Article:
In sub. (1) (b) because many items which an inmate may legitimately possess could also be used as weapons, in the case of such items an intent to use the item as a weapon must be shown.
Intent will usually be inferred from the circumstances. For example, possession of a razor blade which is located in a razor or in a box of blades and with other toiletry items would not, in itself, be an offense. But carrying around a single razor blade, especially outside the cell, would probably be considered carrying a weapon.
An item in its original form may have both a legitimate use and a use as a weapon. Examples are knives, kitchen utensils, matches, cigarettes, tools, and heavy objects. Items which have been altered from their original form may be considered to be weapons. Examples include a spoon or table knife which has been sharpened and a razor blade which has been taped or fitted to a handle. If an inmate makes or alters such an item, in most cases the intent to use the item as a weapon can be inferred from the mere fact of making the item.
Some items have no other purpose than to be used as weapons. Examples include guns, explosives and switchblade knives.
Subsection (2) contains additional rules that apply only to study release. The requirement that inmates maintain a passing grade and a cumulative average grade point of 2.0 on a 4.0 scale is higher than that required by many educational institutions for continued enrollment. It is intended to ensure that the study release program does not pay for inmates whose performance is marginal. Since placements are in demand, they should be filled by inmates who will most benefit from them.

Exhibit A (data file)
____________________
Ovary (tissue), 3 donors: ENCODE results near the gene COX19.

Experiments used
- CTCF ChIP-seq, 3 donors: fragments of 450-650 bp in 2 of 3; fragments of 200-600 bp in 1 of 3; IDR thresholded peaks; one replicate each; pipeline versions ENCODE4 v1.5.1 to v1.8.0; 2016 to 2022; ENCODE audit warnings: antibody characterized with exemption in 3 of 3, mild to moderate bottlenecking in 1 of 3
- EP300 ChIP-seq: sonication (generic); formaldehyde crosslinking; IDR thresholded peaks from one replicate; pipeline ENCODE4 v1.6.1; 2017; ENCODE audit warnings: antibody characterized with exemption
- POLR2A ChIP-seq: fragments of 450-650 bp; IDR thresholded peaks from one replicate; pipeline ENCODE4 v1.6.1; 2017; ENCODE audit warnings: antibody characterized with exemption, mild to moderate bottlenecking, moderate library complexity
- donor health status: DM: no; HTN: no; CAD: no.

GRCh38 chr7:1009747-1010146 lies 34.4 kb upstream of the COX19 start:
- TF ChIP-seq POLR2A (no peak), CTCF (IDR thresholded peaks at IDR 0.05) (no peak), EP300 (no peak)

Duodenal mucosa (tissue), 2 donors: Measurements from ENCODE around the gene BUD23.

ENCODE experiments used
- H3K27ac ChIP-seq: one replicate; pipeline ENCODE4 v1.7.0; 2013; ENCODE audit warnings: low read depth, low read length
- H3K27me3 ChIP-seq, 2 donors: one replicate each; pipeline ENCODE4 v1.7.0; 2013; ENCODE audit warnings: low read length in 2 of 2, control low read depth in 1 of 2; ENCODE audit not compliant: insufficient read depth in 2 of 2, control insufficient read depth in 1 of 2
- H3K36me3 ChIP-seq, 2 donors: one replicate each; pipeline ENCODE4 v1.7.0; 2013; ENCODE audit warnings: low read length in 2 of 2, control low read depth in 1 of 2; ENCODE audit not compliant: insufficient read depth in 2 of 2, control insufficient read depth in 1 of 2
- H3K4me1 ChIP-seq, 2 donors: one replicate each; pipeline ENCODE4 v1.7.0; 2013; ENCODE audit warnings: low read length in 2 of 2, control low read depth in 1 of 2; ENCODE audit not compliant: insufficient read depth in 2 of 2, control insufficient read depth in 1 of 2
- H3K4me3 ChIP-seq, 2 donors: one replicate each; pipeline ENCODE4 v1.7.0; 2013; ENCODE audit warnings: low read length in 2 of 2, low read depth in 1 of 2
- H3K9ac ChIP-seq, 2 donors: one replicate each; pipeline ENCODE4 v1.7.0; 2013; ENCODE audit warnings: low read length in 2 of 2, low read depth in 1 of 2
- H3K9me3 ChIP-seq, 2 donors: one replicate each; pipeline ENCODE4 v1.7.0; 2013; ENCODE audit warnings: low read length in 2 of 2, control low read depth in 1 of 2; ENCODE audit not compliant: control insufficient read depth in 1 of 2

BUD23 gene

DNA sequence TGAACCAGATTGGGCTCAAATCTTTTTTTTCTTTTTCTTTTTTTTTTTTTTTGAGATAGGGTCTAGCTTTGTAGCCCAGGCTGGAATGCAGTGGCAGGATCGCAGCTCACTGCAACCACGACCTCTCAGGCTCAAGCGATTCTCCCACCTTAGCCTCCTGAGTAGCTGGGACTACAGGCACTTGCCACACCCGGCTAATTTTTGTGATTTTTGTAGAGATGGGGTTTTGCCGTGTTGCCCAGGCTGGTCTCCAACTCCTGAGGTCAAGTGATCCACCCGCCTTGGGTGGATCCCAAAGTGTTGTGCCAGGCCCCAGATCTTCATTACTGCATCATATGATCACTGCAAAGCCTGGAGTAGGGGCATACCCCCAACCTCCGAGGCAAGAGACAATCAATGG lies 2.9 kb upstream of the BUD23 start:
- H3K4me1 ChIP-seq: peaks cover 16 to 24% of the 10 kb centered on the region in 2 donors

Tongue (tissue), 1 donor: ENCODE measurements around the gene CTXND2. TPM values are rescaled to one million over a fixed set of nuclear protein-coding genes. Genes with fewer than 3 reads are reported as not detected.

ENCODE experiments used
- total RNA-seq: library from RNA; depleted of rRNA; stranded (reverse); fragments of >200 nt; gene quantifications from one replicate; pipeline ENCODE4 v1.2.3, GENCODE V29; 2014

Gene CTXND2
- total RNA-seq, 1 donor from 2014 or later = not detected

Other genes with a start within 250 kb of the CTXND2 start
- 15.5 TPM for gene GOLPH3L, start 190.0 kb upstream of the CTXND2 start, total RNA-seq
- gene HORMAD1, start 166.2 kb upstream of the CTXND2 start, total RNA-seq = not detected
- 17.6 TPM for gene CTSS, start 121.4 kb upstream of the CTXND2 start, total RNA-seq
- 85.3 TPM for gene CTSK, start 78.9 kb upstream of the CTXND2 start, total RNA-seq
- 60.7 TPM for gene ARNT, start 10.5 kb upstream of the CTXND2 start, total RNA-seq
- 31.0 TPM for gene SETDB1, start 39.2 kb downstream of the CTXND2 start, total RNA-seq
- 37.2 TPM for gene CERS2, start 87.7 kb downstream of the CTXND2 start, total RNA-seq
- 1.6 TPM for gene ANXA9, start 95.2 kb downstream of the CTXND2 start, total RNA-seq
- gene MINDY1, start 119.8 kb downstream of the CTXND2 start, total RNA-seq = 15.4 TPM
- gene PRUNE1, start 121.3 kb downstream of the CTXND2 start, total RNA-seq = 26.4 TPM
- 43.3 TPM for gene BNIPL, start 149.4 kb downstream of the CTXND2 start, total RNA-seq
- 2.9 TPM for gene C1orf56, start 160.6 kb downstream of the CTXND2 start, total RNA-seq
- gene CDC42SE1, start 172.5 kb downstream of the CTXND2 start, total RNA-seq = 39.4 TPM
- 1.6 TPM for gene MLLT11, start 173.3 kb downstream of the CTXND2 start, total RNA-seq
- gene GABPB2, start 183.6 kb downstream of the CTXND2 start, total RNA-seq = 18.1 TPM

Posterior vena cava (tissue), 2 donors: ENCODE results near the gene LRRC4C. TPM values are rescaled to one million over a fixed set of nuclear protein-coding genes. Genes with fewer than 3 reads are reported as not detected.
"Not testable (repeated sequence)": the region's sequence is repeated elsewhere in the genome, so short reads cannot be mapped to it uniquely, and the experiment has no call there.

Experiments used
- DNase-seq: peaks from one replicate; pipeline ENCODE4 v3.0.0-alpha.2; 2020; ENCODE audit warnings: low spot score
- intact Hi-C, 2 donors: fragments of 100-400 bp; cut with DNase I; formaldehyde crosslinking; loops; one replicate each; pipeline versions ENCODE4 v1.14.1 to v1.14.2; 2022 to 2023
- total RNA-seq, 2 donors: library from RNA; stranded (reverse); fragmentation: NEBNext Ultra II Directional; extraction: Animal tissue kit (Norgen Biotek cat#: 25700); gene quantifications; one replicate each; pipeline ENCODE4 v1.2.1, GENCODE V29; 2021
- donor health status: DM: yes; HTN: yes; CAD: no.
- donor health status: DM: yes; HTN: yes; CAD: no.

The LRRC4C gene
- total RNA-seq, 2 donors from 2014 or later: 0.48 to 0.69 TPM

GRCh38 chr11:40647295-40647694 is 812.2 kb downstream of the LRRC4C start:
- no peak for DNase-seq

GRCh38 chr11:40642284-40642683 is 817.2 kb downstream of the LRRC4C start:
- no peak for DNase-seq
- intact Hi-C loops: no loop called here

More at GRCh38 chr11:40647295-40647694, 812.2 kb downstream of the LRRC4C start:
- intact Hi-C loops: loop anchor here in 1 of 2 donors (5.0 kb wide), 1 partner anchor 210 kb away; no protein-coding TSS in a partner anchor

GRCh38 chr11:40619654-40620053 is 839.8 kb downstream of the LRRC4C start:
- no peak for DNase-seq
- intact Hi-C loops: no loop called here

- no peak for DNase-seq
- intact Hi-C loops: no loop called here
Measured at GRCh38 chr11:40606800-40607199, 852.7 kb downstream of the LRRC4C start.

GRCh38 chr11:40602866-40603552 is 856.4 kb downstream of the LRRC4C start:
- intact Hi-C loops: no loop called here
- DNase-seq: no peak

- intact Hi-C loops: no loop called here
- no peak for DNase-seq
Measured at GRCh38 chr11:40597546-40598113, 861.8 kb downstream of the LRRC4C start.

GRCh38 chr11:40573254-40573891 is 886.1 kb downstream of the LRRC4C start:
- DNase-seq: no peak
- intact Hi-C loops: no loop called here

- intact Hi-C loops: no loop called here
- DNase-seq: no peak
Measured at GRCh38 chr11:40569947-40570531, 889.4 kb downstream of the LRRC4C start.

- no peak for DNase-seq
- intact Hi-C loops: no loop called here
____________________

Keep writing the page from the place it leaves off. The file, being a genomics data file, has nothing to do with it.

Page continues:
Incompletes in courses may indicate problems for some inmates, but may be acceptable in other cases.
The approval requirements of sub. (2) (c) are necessary because evening activities, field trips, social events, and athletic events present additional supervision problems. To ensure adequate protection of the public against escape or other misconduct, participation in these functions require approval and may require a staff escort.
Note: DOC 324.13. DOC 324.13 is the procedure by which work and study release can be terminated for the reasons listed in sub. (3). If the inmate requests the termination, it is subject to the approval of the warden or superintendent.
When termination is not initiated by the department, a due process hearing is not required.
If the placement is terminated for one of the reasons listed in s. DOC 324.13 (3), the inmate has the right to a hearing unless he or she waives that right. The procedure is essentially identical to the major hearing process under the discipline rule, ch. DOC 303, except as noted in sub. (6). This procedure is in accord with Perrote v. Percy 465 F. Supp. 112 (W.D. Wis. 1979) and the amended judgment of May 13, 1980, number 78-C-27W.
Because a placement may be lost if the inmate is not available for an extended period, it is important that the decision to terminate the placement or return the inmate to the placement be made in a timely fashion.
Published under s. 35.93, Stats. Updated on the first day of each month. Entire code is always current. The Register date on each page is the date the chapter was last published.